What is it about having multiple coils that enables the magnetic field? Why can't I just have one big wire or threaded wire on a motor? Sorry, it's kind of a baby question but I couldn't find the answer.
It is true that it's only the volume and the power fed to the winding that matters for magnetic field, in electromagnets and motors. Therefore, you could have a single turn winding.
Unfortunately, a single turn would (generally) require a very high current and a very low voltage. This is true on the scales we tend to work at, and the values that physical constants happen to have.
Practical electromagnets use a relatively cheap trick to increase the voltage and decrease the current, by splitting the short fat wire of a single turn into a long thin wire, wound round several times. As each turn has a different voltage, they need to be insulated from each other.
A huge advantage of thin wire in the winding is that connection wires can be a reasonable thickness, and still be much lower resistance than the working winding.
A disadvantage of this trick is that circular wire does not fill 100% of the available area, and the insulation consumes some space as well, so we lose some copper area compared with a single turn. However the trick is so cheap and useful that this inefficiency in area is a small price to pay for the benefits, for almost all applications (in some very big machines, square cross section wire or bar is used for windings to improve the packing density).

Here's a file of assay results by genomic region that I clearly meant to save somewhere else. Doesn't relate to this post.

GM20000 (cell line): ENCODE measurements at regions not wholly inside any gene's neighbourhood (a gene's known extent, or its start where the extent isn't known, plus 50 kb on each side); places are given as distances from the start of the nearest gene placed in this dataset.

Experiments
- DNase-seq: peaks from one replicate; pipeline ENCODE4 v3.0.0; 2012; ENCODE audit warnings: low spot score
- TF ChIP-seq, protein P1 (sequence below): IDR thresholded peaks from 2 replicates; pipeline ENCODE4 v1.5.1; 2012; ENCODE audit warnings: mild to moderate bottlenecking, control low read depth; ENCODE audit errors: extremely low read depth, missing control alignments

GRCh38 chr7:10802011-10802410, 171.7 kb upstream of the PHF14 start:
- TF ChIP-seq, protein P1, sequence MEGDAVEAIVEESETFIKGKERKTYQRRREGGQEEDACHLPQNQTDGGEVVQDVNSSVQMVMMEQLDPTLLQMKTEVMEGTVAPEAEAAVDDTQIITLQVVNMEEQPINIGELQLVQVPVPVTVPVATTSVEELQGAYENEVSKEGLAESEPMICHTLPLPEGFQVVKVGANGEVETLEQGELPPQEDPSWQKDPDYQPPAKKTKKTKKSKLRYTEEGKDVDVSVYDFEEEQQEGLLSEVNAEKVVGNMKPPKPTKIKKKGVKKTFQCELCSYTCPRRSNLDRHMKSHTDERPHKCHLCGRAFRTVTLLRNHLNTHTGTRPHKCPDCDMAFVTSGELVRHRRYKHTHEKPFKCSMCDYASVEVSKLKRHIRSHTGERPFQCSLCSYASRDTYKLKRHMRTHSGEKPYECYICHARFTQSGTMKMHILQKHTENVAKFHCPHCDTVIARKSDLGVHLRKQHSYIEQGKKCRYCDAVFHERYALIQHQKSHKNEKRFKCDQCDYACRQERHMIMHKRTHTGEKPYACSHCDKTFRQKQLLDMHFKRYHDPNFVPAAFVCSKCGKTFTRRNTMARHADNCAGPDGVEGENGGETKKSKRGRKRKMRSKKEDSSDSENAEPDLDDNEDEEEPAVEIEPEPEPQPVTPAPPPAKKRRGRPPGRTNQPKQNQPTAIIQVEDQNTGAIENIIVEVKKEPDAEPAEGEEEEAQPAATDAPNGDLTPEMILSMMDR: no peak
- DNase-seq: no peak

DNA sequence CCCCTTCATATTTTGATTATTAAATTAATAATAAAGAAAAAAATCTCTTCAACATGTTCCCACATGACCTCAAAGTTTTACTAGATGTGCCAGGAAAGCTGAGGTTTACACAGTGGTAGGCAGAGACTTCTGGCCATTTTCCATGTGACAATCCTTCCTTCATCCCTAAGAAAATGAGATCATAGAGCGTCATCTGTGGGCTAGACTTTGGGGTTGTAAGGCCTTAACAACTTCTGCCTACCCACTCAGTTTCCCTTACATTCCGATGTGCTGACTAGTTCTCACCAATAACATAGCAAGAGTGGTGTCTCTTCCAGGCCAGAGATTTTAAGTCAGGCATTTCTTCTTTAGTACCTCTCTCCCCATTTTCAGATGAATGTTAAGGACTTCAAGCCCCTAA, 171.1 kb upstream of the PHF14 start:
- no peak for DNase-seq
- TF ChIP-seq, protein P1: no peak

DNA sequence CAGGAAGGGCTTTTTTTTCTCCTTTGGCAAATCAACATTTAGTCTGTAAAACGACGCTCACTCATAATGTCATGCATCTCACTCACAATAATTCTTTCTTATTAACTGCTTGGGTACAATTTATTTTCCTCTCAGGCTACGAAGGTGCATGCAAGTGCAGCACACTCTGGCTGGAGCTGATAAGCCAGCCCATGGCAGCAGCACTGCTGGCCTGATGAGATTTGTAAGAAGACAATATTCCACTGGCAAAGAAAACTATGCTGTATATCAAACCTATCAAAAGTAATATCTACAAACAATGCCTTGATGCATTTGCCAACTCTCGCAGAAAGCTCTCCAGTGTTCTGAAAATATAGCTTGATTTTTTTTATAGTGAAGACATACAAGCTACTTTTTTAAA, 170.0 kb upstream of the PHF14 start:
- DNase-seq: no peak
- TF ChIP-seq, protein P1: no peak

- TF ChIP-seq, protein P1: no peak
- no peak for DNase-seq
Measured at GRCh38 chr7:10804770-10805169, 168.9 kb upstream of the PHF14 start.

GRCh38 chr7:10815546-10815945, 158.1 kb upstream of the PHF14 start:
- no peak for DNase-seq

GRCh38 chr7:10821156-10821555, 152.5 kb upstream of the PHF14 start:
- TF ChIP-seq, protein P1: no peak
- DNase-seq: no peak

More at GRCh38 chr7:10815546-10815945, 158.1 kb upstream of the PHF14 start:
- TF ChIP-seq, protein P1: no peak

Why can't I just have one big wire or threaded wire on a motor?
No problem with this - check out the rotor on most induction motors:
There is no insulation on the aluminium (squirrel) cage and it is, in effect, one shorted turn.
What is it about having multiple coils that enables the magnetic field?
A magnetic field is produced by current AND turns so you can trade turns for current and vice versa. However, if you are interested in making an inductor with particular characteristics then, you need to engineer it by using multiple turns to optimize the inductance for the intended circuit given that there will be limitations on the availability of magnetic core materials.
The reason you need it to be insulated is to ensure that the current goes around each loop when you coil it. If it weren't it could just go "straight". You can have one big wire indeed, but you would need more current to produce the same results.
That is what the number of turns N actually gives in all the magnetic field formulas. It actually lets you have multiples of the current in a given space.
You can do it with a single loop and I have seen this done. However the wires are enormous and must be fabricated in a special way. For instance the wire (more: busbar) is extruded as a wedge cross section, and then rolled in a helix to yield a rectangle cross section.
But the current will be massive. If your input does not lend itself to deliver that kind of current, it won't work.
Magnetic force is amps x the number of turns. You have to carefully calibrate the number of turns and wire size so that it matches your circuit's ability to drive it. Doing it in one turn would require a fairly extreme amount of bucking to get the voltage very low and amps very high.